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A Beginner’s Guide to MLS Part One: History of MLS

Here at MLS Multiplex we want to do all we can in order to grow the game here in the states, and throughout the world. So, as our own Adam suggested, let’s do a series of pieces leading up to the season. In this piece I will detail the origins of Major League Soccer, and how its grown since the beginning.

Soccer in America dates way back to the old North American Soccer League days. In early 1967 the United Soccer Association emerged from European and South American teams, along with the National Professional Soccer League. In December 1967, the two leagues merged to create the NASL. Many attribute the need for an American soccer league to England winning the 1966 World Cup, however.

So, in 1968 the NASL began play with 17 teams, using the one level pyramid with no relegation or promotion. Teams were made up of mainly foreign players, which resulted in high salaries and many teams losing money. These factors combined with poor attendance created many rule changes, including the shootout. These changes gave us the glory days of the NASL in the late 1970s and early 1980s, when players like Pele were in the league. The Cosmos were dominant, and attendance was skyrocketed. However, this all came crashing down in 1984 when the NASL had to fold. After expansion to 24 teams, the league could not handle the extra pressure and went bankrupt.

Fast forward to June 4, 1988, and the US bid to host the 1994 World Cup. FIFA awarded the US with the World Cup, based on the pledge to create a top division professional soccer league in America. Thus, Major League Soccer was technically born. After the USA’s break out performance at the World Cup, soccer was at a new high point in America. So, in February 1995 Major League Soccer was officially born (as a limited liability company.)

The inaugural MLS season began in 1996 with ten teams, which were Columbus, DC, New England, Metro Stars, Tampa, Colorado, Dallas, KC, LA, and San Jose. The league was fueled by the popularity of USA stars like Alexi Lalas, Tony Meola, and Eric Wynalda. The early years belonged to Bruce Arena and DC United.  Arena led DC to 3 MLS Cups in the first 4 years of the league. However, in 1998 MLS added Chicago, and Miami which gave the league 12 teams. And the Chicago Fire became the first team besides DC to win the MLS Cup.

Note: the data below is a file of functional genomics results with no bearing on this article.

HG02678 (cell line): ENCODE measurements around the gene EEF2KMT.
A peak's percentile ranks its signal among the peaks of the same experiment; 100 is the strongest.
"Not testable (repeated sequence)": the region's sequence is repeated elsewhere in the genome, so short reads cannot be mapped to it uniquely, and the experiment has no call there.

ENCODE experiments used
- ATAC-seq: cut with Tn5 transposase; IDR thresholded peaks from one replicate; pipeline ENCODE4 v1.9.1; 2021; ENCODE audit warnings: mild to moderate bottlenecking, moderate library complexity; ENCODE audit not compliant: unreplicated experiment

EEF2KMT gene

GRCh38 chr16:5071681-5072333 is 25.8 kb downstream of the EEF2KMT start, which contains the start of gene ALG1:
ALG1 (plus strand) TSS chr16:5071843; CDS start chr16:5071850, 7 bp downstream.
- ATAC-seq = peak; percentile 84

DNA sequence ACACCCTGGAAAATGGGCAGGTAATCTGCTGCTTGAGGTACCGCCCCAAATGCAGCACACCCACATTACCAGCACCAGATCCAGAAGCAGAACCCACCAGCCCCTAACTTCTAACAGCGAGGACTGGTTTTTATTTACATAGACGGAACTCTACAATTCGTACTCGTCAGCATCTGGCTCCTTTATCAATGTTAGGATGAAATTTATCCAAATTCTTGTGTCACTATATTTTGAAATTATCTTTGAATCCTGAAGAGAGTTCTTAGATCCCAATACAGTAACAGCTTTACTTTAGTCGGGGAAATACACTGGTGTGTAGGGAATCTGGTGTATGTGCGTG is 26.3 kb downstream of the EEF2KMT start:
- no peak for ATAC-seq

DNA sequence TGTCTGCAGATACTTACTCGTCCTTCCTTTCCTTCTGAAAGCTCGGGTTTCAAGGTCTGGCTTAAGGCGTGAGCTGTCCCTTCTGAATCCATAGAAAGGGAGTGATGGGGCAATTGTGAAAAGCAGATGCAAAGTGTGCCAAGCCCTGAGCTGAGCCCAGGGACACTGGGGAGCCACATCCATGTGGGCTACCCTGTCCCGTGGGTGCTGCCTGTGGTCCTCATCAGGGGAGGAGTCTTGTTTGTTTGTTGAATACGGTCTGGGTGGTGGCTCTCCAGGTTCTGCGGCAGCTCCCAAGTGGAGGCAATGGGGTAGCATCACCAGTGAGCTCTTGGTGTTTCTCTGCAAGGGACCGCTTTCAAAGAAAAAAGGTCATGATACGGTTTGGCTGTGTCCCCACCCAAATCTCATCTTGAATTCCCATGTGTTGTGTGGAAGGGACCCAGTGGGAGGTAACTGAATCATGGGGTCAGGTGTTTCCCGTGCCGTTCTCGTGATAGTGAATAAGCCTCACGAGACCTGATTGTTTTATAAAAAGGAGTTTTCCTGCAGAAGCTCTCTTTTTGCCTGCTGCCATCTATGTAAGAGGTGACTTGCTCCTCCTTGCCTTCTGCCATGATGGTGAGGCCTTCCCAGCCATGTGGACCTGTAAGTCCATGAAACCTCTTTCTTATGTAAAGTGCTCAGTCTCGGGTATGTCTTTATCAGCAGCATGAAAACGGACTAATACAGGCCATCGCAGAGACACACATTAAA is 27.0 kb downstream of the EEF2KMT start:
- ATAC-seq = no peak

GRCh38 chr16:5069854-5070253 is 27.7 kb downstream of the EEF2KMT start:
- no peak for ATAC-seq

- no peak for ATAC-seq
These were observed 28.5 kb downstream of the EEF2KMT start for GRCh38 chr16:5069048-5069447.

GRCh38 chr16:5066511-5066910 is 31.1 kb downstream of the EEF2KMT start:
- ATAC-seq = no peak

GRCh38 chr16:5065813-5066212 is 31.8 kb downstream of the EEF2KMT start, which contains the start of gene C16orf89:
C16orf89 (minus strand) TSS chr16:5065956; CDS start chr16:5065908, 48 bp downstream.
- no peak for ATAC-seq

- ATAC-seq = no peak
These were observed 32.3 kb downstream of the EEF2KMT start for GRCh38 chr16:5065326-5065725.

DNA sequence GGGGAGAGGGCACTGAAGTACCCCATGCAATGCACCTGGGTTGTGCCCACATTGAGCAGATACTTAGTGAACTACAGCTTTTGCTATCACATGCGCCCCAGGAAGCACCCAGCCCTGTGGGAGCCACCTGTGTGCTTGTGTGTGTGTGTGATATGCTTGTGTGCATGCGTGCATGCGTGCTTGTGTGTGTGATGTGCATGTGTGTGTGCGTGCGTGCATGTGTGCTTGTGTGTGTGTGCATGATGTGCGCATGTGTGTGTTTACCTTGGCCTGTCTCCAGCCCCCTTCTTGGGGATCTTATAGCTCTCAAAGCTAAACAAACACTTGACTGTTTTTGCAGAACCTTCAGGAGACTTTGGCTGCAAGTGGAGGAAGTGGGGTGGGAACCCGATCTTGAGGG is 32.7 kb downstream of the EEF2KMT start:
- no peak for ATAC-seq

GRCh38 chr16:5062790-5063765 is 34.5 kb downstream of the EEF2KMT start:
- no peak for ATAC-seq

The first few years were not without issues though, In 1996 the case of Fraser v Major League Soccer emerged. The case, which was started by 8 MLS players, said MLS and the USSF were unlawfully devaluing the players by providing small salaries in order to create a monopoly on professional soccer. The case was decided in 2002, and ruled MLS was not devaluing its players.

In 1999 Don Garber became the new commissioner for MLS, and the first soccer specific stadium in America was built for the Columbus Crew. In the early 2000s, stars like Landon Donovan, and Brian McBride emerged from MLS. After the remarkable run at the 2002 World Cup, MLS was officially on the world map. The league came into its own after the use of shootouts, and golden goal overtime periods was abolished. And into the mid to late 2000s, an influx of MLS stars became household names in England and other parts of Europe, such as Clint Dempsey and Carlos Bocanegra.

The league has grown tremendously since 1995, and is now thriving. Attendance rivals that of the NBA; while the league incorporates a mix of American standouts with foreign stars. Major League Soccer is smartly expanding, with clubs like Manchester City and owners like David Beckham. The best has yet to come for MLS and soccer in America.

 

Tags: Bruce Arena MIami MLS NASL NYCFC

  • Gerson22

    “Many attribute the need for an American soccer league to England winning the 1966 World Cup, however.”

    ( a ) That’s a butchery of the urban legend and ( b ) it’s an urban legend.

    The long-held wisdom is that the same-day-delay BROADCAST of the 1966 World Cup Final here in America spurred interest by businessmen stateside to start a league. But the fact is that the wheels were in motion months before that broadcast in July of 1966. In fact, Bill Cox’s group announced its 11 teams on May 11 of that year. And USSF met to decide on the competing bids for a league in June of 1966, a month before the World Cup final.

    So, yeah, you’re wrong on two levels.